LEGO The Lord of the Rings: Review

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Anyone who is a fan of the LEGO video games knows they are a decent puzzle plat-former. The games are aimed towards the younger generations, targeting children to young teens. Built around this premise, the objectives are straight forward and easily highlighted. The games are put together well, the controls handle nicely for the most part, and the formula stays pretty consistent throughout the games. Unfortunately, that consistency is what is slowly killing the franchise. With practically no innovation, the games are becoming a stale repetition with a setting and character roster change. The games may be advertised for kids, but there are a large amount of casual players that make up those sales figures. Eventually, the continuous use of that mediocre formula will simply cause the games to flop, and the time will come when relying on the low expectations of the consumer will be the end of the LEGO series.

The Lord of the Rings has always been a towering figure of literature. The success of the movie adaptations had Traveller’s Tales wanting to expand that success to include the video game industry.

LEGO The Lord of the Rings is the first game in the series to take every character line and music audio and incorporate it into the game. The idea that this would make the games more enjoyable is sound, however it takes away any uniqueness the game might have had and turns it into a playable cartoon version of the movie. Players will see the more memorable parts of the trilogy, but nothing fully fleshed out beyond that.

Where the game excels is in the environment. The weather and lighting put the game far beyond the reach of its predecessors. Stepping onto the Pass of Caradhras and getting hit by the blizzards, delving into the depths of the Mines of Moria, stomping around the tower at Isengard, or peering over the edge of Gondor, all of these settings give fans a huge thrill. It’s the ultimate geek/nerd combination. There are the standard LEGO comedy bits in the game, and most of them were actually funny. We laughed when a character got shot with a banana.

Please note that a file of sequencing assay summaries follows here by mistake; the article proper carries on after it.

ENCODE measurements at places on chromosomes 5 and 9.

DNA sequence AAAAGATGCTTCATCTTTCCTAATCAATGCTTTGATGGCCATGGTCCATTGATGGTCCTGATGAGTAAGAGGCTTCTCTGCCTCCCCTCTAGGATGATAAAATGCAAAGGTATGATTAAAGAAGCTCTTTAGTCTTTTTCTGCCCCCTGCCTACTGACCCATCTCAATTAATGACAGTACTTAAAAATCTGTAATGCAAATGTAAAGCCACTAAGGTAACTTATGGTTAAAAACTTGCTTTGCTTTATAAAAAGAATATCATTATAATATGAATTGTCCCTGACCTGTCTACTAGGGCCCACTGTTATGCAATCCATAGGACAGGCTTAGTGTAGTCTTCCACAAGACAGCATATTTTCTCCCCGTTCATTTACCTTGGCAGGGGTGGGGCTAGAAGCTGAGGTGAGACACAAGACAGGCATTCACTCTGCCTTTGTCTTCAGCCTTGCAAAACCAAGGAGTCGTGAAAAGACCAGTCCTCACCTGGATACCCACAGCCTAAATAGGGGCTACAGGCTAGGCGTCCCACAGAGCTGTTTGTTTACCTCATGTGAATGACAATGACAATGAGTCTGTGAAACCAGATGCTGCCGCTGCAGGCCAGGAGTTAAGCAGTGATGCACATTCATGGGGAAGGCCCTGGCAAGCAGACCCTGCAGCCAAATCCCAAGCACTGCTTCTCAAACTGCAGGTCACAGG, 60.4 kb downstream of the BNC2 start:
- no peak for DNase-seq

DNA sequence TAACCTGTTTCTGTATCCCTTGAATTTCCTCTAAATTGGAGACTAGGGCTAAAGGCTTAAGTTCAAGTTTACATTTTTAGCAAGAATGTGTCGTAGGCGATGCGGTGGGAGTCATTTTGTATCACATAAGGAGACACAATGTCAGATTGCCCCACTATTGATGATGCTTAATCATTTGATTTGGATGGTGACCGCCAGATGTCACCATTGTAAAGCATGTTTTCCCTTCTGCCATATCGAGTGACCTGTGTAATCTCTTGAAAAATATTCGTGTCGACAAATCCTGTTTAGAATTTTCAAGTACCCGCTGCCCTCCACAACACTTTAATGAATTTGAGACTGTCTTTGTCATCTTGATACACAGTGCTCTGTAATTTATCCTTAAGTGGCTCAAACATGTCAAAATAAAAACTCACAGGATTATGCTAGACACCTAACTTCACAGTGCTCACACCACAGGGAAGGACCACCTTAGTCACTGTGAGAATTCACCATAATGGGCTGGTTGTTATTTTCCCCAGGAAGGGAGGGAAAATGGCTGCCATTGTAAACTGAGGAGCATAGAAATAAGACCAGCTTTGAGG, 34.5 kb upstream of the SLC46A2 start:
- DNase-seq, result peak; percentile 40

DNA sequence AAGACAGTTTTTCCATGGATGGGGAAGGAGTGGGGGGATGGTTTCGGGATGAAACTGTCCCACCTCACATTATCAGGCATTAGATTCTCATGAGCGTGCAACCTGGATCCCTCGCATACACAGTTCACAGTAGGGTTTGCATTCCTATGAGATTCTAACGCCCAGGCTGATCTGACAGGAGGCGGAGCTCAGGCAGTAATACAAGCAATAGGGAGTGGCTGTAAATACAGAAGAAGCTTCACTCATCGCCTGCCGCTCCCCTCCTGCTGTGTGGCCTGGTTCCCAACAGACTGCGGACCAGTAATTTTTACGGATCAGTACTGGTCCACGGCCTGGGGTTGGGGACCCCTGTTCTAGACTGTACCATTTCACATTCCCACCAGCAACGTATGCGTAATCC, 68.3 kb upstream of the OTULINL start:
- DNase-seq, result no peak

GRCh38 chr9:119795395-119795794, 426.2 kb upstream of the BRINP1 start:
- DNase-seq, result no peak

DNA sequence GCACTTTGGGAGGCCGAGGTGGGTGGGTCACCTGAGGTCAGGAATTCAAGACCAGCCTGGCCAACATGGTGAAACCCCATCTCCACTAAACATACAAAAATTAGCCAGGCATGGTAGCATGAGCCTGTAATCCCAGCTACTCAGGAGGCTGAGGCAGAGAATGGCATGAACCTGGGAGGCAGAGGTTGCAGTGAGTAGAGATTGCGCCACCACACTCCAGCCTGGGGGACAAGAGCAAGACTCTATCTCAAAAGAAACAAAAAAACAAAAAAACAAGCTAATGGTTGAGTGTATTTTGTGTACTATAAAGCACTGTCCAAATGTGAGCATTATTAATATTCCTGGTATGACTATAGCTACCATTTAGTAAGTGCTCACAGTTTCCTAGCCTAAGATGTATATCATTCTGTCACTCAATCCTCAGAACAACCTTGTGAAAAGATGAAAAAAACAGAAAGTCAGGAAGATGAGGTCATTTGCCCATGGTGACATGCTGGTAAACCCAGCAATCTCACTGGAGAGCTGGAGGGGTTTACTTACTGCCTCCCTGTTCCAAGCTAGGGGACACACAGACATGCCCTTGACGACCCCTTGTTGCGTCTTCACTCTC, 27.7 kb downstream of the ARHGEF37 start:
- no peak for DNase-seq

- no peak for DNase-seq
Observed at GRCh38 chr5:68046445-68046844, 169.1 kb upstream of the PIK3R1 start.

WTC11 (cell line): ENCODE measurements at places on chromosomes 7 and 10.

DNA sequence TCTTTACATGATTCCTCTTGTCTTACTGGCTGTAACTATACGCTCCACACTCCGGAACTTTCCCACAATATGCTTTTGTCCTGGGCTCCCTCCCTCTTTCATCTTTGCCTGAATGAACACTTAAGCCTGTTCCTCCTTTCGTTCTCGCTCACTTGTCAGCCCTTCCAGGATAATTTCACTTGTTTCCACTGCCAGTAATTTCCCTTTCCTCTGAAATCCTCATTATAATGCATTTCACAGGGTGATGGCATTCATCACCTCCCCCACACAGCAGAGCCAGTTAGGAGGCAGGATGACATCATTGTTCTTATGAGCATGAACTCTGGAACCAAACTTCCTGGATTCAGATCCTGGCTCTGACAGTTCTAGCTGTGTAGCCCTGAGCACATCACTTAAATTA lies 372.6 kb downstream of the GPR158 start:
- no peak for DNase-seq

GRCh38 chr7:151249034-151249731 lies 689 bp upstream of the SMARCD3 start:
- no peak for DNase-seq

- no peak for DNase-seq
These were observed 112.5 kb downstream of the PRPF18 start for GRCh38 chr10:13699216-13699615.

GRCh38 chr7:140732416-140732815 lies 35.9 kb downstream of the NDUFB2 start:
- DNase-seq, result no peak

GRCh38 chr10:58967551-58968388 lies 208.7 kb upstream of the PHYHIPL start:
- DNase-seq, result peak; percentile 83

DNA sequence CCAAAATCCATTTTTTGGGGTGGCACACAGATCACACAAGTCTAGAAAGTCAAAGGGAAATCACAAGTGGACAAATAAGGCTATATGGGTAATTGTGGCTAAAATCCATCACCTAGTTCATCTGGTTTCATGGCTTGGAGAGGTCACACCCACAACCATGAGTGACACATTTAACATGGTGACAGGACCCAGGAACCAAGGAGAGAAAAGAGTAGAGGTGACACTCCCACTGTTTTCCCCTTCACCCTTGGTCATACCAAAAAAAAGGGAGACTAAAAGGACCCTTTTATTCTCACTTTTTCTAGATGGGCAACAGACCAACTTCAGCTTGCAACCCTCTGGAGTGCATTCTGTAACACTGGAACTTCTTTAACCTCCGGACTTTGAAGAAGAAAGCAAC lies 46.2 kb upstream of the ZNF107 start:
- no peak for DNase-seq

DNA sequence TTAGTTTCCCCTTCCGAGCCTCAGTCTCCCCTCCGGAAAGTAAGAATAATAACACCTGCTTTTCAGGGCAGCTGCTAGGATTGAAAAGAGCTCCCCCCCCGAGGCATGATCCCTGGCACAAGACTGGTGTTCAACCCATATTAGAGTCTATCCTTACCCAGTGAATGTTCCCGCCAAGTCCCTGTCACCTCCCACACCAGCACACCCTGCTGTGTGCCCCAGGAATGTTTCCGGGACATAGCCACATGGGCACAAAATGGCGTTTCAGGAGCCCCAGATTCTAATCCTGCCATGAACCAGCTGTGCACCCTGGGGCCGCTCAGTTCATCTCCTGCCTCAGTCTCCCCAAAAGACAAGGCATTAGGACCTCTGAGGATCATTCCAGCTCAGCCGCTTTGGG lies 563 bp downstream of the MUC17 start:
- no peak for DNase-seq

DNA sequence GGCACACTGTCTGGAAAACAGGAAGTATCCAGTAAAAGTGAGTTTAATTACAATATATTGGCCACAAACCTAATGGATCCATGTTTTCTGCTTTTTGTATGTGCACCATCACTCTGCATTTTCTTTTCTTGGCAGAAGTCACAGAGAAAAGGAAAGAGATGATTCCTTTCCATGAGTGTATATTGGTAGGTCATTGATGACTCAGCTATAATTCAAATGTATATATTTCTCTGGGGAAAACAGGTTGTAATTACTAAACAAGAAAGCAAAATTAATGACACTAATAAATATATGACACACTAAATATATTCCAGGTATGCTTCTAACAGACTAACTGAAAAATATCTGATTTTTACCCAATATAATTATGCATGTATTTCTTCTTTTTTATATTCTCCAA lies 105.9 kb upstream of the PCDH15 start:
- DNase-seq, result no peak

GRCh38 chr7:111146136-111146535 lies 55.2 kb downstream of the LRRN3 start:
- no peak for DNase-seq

The combat system has been enhanced, not so much in the controls, just in the animation. Sword clashes result in a shield being ripped away or a nice deflection before decapitation. Hacking at trees and watching them sway before breaking apart is enjoyable as always and seeing studs fly from the rocks you are going ham on is amusing. But while this hack n’ slash button mashing is fun, the problem lies in the simplistic puzzles. Certain characters are needed to accomplish their relegated tasks, and while playing as different characters can be fun, switching from one to the other simply to knock down a pedestal is rather tedious. The puzzles themselves are not well thought out. Collect wood, start a fire to burn up that vine holding the rocks in, jump across the gap. Toss Gimli to break apart a cracked section of brick and build something from the destroyed blocks. All of these get repetitive very quickly. Not only are they simple but they also give tips and practically solve themselves. It may be geared towards kids, but the developers seem to think kids are morons. My 4 year old was solving the puzzles while I was killing Orcs.

The game whittles down to the basics of the LEGO world. Breaking apart the environment to collect LEGO studs, salvaging ripped apart blocks to form a ramp, or simply finding a crawlspace for a smaller character as always are the main objectives of each level. No real deviation from a tried and true formula that should have been tossed away several games ago. It’s molded around the story fairly well, but at times it’s a very distinct difference between feeling like a movie and coming across as a lack of artistic vision. The true feeling of the game really comes down to a copy of the movie with random LEGO blocks littering the sets. It feels like the development team was counting on the belief that the Lord of the Rings title would grant them all of the profits that the movies raked in.

Pros

  • Great visuals
  • Combat animations are improved
  • No lack of love for the film recreation
  • Character audio meshes with the game

Cons

  • Simple puzzles
  • Tutorial hand-holding throughout the game
  • Lack of uniqueness
  • No innovation on formula
  • Stale objectives outside of the storyline

Rating 7

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